US toll in Afghan fighting mounts
56 killed in month; 2 believed taken by Taliban forces
KABUL, Afghanistan — Two US Navy personnel disappeared in a dangerous area of eastern Afghanistan, and the Taliban claimed to have captured them, NATO and Afghan officials said yesterday. Elsewhere, five US service members died in separate bombings in the south, bringing to 56 the number of Americans killed so far this month.
The latest US casualties put July on course to become the deadliest month for Americans since the start of the nearly nine-year war. Sixty Americans were killed in Afghanistan in June, as US and international forces step up operations against the Taliban in the south.
Rising American casualties are eroding support for the war even as President Obama has sent thousands of reinforcements to try to turn back the Taliban, who would have a potent propaganda tool with the capture of two US troops.
The disappearance of the Navy crew members prompted a massive search. The coalition began radio broadcasts offering a $20,000 reward for information leading to their return.
NATO said the two left their compound in Kabul in civilian clothes and a civilian vehicle Friday afternoon. They were last seen in the Charkh district of Logar Province, said Samer Gul, district chief.
A NATO official, speaking on the condition of anonymity because of the sensitivity of search operations, confirmed the two were Navy personnel, but would not identify them or their unit to avoid jeopardizing the search.
The official said it was unclear what the two were doing. He would not say whether they were on official business.
“Every available asset is being brought to bear’’ to find them, said Lieutenant Colonel Joseph Breasseale, a NATO spokesman.
Afghan officials in Logar Province said the two service members were driving an armored, four-wheel-drive sport utility vehicle when they were captured in Matinai, a village in Charkh. A spokesman for Logar’s governor, Din Mohammad Darwish, said the area is “totally under control of the enemy.’’
A Taliban spokesman, Zabiullah Mujahid, called Afghan reporters in Logar yesterday and told them that the militant movement had captured the two Americans and killed one of them, according to an Afghan reporter and the governor’s spokesman. NATO officials said they could not confirm the statements of the Afghan officials or the Taliban.
The five US troops were killed yesterday in bomb attacks in southern Afghanistan. Four of the troops died in one bomb blast, and one was killed in a separate attack, NATO officials said.
The deaths pushed NATO’s death toll in July to 75 troops, including the 56 Americans. Last month was the deadliest of the war for NATO troops, with more than 100 killed, including 60 Americans.
US commanders attribute the growing violence to the push into Taliban strongholds where the coalition previously had a minimal presence. Others say that the Taliban has grown stronger by the year and that it now controls wide swaths of the country.
Kidnappings of US troops in Afghanistan are rare.
The only US service member known to be in Taliban captivity is Specialist Bowe Bergdahl of Hailey, Idaho, who disappeared June 30, 2009, in neighboring Paktika Province, an area heavily infiltrated by the Haqqani network, which has deep links to Al Qaeda. He has since appeared on videos posted on Taliban websites confirming his captivity.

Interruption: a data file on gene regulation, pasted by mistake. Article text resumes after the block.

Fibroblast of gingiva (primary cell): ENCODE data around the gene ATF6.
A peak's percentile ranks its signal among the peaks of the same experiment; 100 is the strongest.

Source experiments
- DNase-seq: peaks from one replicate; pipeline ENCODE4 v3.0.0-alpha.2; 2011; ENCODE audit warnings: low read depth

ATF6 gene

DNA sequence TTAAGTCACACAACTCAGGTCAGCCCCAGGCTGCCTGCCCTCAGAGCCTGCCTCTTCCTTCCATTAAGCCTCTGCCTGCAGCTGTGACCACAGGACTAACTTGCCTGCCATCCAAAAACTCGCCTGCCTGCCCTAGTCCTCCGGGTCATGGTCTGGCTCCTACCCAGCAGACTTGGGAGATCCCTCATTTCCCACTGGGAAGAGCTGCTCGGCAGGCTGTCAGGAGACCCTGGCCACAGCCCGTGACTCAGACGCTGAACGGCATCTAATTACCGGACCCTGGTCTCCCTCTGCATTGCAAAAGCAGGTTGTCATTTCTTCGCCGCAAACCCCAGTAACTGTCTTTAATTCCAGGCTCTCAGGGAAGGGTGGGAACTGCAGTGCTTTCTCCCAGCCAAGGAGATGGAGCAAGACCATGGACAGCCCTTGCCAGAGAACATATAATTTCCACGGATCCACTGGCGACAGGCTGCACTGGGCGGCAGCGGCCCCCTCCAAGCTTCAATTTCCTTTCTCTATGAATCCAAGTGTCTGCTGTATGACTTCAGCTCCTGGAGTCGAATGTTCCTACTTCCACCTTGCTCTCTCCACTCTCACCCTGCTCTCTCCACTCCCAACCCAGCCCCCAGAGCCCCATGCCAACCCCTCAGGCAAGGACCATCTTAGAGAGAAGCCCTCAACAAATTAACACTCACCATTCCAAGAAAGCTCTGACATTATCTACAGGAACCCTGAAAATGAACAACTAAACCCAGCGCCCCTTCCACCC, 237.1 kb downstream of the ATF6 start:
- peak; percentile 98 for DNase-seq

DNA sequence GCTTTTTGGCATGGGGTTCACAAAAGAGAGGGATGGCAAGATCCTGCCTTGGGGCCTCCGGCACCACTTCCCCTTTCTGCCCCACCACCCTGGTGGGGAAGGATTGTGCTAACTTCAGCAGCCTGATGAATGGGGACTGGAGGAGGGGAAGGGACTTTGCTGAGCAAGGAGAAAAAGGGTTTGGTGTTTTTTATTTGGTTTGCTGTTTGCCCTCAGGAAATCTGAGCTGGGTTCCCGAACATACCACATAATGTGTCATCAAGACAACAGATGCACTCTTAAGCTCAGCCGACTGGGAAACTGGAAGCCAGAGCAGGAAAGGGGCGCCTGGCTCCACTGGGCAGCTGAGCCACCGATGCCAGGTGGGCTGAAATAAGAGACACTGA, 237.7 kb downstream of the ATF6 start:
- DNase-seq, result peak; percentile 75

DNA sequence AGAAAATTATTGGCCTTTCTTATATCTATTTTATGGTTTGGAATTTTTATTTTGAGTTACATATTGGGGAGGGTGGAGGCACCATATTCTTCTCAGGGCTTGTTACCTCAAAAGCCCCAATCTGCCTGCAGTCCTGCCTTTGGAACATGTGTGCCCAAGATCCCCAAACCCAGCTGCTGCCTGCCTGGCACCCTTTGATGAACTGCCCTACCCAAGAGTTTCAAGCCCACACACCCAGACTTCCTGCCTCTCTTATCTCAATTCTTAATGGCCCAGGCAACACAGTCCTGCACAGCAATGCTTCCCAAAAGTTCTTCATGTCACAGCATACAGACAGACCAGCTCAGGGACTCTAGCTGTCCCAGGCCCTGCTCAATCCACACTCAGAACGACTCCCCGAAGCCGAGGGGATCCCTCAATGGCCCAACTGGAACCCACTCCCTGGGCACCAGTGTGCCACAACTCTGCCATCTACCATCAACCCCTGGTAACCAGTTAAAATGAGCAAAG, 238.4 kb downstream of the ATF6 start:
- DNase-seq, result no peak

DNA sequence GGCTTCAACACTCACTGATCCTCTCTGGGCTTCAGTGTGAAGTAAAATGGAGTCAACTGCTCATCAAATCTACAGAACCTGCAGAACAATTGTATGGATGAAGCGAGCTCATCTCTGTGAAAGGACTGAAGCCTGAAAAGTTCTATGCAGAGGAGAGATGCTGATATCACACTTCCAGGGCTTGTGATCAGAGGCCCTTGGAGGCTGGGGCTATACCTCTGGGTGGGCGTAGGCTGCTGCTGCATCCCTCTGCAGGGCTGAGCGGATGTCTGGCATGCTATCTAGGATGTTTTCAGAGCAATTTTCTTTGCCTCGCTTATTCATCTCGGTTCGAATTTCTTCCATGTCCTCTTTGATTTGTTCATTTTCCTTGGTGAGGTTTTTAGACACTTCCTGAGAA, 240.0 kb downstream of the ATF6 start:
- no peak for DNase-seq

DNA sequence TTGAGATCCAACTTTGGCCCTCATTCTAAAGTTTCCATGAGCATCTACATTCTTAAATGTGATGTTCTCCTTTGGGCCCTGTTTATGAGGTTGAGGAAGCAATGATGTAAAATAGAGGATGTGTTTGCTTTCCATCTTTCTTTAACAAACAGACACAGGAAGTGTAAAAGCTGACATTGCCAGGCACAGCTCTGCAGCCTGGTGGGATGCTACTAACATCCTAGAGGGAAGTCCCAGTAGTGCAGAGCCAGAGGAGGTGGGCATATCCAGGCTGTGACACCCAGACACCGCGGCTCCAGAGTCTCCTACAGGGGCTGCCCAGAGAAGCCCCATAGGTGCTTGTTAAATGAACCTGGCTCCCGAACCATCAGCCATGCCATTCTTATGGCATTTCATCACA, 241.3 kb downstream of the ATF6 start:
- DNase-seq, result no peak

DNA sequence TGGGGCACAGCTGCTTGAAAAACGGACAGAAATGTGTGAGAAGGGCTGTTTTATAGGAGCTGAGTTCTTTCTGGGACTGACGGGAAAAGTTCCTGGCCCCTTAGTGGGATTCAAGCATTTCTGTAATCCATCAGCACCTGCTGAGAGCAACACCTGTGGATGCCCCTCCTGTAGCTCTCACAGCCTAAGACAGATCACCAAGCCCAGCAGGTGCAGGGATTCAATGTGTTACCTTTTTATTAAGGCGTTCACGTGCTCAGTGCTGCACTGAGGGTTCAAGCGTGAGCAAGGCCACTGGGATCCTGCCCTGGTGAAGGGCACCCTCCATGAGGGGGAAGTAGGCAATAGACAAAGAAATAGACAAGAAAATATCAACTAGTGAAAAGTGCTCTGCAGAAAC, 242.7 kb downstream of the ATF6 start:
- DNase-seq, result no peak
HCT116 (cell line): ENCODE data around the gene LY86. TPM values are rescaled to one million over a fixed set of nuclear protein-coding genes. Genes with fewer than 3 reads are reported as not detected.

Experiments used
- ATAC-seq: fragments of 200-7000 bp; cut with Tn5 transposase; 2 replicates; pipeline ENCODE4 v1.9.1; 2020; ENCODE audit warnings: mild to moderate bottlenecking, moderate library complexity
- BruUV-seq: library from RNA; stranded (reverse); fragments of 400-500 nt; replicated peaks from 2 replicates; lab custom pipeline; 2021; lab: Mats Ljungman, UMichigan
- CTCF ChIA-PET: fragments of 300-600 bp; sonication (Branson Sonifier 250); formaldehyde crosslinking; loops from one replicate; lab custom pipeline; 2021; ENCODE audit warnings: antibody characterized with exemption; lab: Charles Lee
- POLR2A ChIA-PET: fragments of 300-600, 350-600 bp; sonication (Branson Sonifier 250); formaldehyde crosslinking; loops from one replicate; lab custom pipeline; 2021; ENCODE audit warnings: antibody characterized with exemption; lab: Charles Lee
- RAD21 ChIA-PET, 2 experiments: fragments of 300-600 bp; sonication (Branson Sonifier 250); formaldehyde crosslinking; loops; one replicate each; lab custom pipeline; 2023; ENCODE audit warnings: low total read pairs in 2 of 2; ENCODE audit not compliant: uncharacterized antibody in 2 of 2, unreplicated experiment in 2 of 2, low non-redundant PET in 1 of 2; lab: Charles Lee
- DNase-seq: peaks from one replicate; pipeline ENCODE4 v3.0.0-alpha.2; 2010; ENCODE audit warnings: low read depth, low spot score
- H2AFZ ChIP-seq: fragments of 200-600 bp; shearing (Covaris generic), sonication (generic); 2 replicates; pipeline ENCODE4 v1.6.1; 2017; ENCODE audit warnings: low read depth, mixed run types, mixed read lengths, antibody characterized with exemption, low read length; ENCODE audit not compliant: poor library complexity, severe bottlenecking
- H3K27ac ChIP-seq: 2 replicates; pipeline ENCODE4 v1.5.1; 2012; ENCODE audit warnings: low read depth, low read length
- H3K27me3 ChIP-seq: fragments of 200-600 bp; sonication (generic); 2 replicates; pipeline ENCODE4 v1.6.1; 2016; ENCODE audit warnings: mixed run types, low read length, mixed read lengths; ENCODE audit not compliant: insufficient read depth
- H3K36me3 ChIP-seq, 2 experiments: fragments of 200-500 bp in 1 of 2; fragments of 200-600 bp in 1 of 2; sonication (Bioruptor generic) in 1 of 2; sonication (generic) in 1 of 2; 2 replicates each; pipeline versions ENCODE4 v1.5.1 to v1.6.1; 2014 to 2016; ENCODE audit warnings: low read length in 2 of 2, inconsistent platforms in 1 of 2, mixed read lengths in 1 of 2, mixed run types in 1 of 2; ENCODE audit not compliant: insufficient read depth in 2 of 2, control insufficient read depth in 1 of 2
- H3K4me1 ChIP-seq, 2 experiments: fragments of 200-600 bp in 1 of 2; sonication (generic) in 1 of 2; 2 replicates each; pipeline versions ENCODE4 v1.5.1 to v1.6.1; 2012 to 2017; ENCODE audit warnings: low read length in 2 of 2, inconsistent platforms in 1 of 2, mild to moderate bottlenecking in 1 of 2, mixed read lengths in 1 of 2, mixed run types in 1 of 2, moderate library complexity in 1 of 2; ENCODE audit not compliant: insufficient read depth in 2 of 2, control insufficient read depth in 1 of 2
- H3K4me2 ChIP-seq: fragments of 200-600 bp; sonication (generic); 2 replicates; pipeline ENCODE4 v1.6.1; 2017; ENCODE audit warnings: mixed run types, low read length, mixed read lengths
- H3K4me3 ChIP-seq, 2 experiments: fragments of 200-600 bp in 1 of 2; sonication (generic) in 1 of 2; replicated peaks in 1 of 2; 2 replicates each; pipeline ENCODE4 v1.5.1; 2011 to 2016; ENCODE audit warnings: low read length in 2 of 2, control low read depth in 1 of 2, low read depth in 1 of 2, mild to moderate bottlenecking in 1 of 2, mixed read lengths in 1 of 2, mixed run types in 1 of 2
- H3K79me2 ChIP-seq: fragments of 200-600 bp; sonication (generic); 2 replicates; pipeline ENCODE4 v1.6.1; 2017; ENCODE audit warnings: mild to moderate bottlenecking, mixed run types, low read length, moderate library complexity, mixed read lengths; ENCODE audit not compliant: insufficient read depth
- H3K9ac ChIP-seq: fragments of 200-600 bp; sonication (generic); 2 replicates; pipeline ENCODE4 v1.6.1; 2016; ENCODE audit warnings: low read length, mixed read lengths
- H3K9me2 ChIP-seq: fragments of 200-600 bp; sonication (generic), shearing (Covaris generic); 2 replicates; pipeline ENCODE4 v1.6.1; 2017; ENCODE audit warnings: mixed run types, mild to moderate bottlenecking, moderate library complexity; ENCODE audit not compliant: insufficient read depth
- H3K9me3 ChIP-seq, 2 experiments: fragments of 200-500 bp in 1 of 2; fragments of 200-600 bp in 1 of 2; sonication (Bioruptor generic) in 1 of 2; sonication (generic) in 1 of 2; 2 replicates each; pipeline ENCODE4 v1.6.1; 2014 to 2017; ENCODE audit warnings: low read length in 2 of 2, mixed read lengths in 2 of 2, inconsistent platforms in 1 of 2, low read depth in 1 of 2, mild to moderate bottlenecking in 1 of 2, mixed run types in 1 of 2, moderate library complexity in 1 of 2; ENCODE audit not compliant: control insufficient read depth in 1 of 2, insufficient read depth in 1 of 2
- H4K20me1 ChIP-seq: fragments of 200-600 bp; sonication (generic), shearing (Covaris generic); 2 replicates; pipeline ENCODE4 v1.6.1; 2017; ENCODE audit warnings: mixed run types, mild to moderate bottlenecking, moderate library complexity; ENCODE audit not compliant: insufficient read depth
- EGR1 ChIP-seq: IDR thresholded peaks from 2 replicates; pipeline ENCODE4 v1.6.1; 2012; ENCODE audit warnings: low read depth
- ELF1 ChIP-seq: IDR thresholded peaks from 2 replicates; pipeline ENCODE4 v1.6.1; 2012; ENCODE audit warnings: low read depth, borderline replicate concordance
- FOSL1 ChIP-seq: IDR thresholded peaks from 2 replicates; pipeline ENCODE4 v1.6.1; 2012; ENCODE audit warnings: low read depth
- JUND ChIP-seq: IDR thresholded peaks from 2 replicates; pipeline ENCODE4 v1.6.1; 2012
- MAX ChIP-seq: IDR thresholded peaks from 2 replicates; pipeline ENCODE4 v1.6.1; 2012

New York Times reporter David Rhode was also kidnapped in Logar Province while trying to make contact with a Taliban commander. He and an Afghan colleague escaped in June 2009 after seven months in captivity.
Gul, the district chief in Charkh, said the sport utility vehicle was seen Friday night by a guard working for the district chief’s office. The guard tried to flag down the vehicle, carrying a driver and a passenger, but it kept going, Gul said.
“They stopped in the main bazaar of Charkh district. The Taliban saw them in the bazaar,’’ Gul said. “They didn’t touch them in the bazaar, but notified other Taliban that a four-wheel vehicle was coming their way.’’
The second group of Taliban tried to stop the vehicle, but when the SUV didn’t halt, insurgents opened fire and the occupants shot back, he said.
“Maybe they wanted to go to Paktia Province or to the American base, but they came down the wrong road toward Charkh,’’ Gul said. “They didn’t pay any attention to the police. Otherwise we could have kept them from going into an insecure area, and now this unfortunate incident has happened.’’
Mohammad Nasir Medaruz, director of a radio station in Logar called Meli Pegham, or “National Message,’’ said he had received a call from coalition officials asking that he broadcast a message offering $10,000 for information about the whereabouts of each missing service member. “I told them that Logar is not a safe area and if I broadcast that, I could get attacked,’’ Medaruz said.
Yesterday in the same district in Logar, the manager of an Afghan construction company and his driver were kidnapped, according to Darwish.
On Tuesday, an international conference in Kabul endorsed President Hamid Karzai’s plan for Afghan security forces to assume responsibility for protecting the country by the end of 2014. President Obama has pledged to begin removing US troops starting in July 2011, although he has linked the drawdown to security conditions on the ground.
Material from the Associated Press was included in this report.